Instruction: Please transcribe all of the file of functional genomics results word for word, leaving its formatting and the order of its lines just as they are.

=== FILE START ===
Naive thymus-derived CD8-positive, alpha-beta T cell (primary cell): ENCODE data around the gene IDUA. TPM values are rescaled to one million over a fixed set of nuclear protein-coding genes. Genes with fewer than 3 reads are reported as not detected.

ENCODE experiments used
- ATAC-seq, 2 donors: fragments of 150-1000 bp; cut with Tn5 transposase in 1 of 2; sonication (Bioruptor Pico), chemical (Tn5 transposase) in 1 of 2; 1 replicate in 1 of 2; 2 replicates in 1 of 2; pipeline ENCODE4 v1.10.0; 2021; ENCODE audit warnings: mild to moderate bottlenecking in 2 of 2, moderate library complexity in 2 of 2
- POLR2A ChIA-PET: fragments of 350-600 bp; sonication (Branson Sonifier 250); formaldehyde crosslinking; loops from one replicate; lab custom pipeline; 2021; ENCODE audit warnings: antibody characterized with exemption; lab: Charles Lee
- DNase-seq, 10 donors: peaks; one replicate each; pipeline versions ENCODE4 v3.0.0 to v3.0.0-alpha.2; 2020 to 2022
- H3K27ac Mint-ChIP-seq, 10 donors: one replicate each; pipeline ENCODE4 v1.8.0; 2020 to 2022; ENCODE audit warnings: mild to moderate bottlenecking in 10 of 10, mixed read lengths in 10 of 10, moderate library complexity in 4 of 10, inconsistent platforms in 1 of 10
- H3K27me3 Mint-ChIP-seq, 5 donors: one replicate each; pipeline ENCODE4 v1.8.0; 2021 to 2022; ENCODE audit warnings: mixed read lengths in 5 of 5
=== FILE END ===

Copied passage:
Naive thymus-derived CD8-positive, alpha-beta T cell (primary cell): ENCODE data around the gene IDUA. TPM values are rescaled to one million over a fixed set of nuclear protein-coding genes. Genes with fewer than 3 reads are reported as not detected.

ENCODE experiments used
- ATAC-seq, 2 donors: fragments of 150-1000 bp; cut with Tn5 transposase in 1 of 2; sonication (Bioruptor Pico), chemical (Tn5 transposase) in 1 of 2; 1 replicate in 1 of 2; 2 replicates in 1 of 2; pipeline ENCODE4 v1.10.0; 2021; ENCODE audit warnings: mild to moderate bottlenecking in 2 of 2, moderate library complexity in 2 of 2
- POLR2A ChIA-PET: fragments of 350-600 bp; sonication (Branson Sonifier 250); formaldehyde crosslinking; loops from one replicate; lab custom pipeline; 2021; ENCODE audit warnings: antibody characterized with exemption; lab: Charles Lee
- DNase-seq, 10 donors: peaks; one replicate each; pipeline versions ENCODE4 v3.0.0 to v3.0.0-alpha.2; 2020 to 2022
- H3K27ac Mint-ChIP-seq, 10 donors: one replicate each; pipeline ENCODE4 v1.8.0; 2020 to 2022; ENCODE audit warnings: mild to moderate bottlenecking in 10 of 10, mixed read lengths in 10 of 10, moderate library complexity in 4 of 10, inconsistent platforms in 1 of 10
- H3K27me3 Mint-ChIP-seq, 5 donors: one replicate each; pipeline ENCODE4 v1.8.0; 2021 to 2022; ENCODE audit warnings: mixed read lengths in 5 of 5